Step 4: Stay Current With Small Releases

Waiting years to upgrade typically increases the time and effort required for the software validation process. By staying current with smaller software releases, you're more likely to minimize the validation effort. Smaller releases generally have fewer changes, which means less risk, less code complexity, and lighter validation requirements. As a result, validation will take less time and cause less drain on company resources. Simply put, staying current with releases enables you, on a risk-based level, to validate only those areas of code that are affected, rather than the entire software suite.

Step 5: Leverage (Don't Duplicate) Vendor Work

Rather than duplicate validation work that your vendor does, leveraging the vendor's work and documentation will save significant time and effort in your software validation process. For example, test activities performed as part of MasterControl's software development lifecycle include significant automated unit and integration testing, functional testing, defect and enhancement verification, scalability testing, and more. Full regression testing is executed multiple times per day. MasterControl also performs comprehensive validation (IQ/OQ/PQ) testing. The Transfer OQ/PQ (TOQ/TPQ) provide completed validation and support documentation of validation tests performed. The vendor audit provides confidence that companies can use this documentation for their own regulatory test evidence.

Step 6: Perform Additional Testing (If Necessary)

The vendor’s testing should ideally cover all your high-risk processes. However, it can be difficult to anticipate all customer scenarios. In these cases, additional testing may be necessary. This testing should be defined by the risk framework and be executed according to your risk assessments and tolerance. If you perform the first five steps successfully, you should have minimal testing to do yourself.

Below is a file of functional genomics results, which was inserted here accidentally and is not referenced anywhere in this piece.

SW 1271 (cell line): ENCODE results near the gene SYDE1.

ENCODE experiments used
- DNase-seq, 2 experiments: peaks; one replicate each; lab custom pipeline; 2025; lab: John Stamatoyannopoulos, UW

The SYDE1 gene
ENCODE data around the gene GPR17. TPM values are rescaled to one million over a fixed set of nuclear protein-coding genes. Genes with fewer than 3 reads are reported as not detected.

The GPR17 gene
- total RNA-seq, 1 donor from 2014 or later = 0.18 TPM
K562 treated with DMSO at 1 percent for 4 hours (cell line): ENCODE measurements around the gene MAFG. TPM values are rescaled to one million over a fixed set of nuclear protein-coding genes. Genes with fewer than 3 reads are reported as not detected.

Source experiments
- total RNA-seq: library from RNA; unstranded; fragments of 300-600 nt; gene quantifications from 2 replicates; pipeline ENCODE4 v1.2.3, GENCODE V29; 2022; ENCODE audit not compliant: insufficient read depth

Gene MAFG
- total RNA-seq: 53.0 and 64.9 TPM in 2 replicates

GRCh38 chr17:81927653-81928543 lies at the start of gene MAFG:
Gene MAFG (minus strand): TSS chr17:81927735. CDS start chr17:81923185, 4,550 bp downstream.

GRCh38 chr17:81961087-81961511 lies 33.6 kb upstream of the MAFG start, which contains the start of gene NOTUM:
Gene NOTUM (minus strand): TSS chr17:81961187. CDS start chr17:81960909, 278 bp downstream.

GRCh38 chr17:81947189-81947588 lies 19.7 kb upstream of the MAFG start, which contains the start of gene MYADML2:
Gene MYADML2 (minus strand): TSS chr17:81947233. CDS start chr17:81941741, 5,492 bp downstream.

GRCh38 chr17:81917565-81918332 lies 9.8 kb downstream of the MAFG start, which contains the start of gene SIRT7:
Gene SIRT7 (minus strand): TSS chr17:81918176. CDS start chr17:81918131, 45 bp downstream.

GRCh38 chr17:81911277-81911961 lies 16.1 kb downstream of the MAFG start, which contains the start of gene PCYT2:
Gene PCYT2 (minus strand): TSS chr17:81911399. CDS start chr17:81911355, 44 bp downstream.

As practiced by many companies today, FDA software validation is the single most costly, resource-intensive, and time-consuming aspect of installing new or upgraded computer software. As recently as five years ago, it wasn't unusual for regulated companies to expect to pay three times the cost of the software in validation and related services.

Done right, however, validation can help reduce overall costs by ensuring that the right system is built and that it functions as intended. Proper risk-based validation can help companies remain in a validated state, even when faced with frequent software upgrades.

By following the six steps laid out above, companies that do business in regulated environments are much more likely to adopt and validate the latest software quickly and efficiently, so they can focus more on their business activities and less on the business of validation.


Kevin Ballard is the Senior Product Manager over validation and Validation on Demand (VoD) at MasterControl. During his 20+ year tenure at MasterControl, he has served as director of software quality, director of validation, director of engineering, and director of program management. He’s been involved with software validation from day one, and has actively developed and improved automated testing suites and solutions. He has led standardization and innovation efforts for validation products and offerings, including transfer validation (T*Q), implementing risk-based validation methodology, automated validation, and the new patented Validation on Demand (VoD) product.

Ballard has a bachelor's degree in English and an MBA from Brigham Young University. He is also CSQE-certified and is a member of ASQ, IEEE, and ISPE.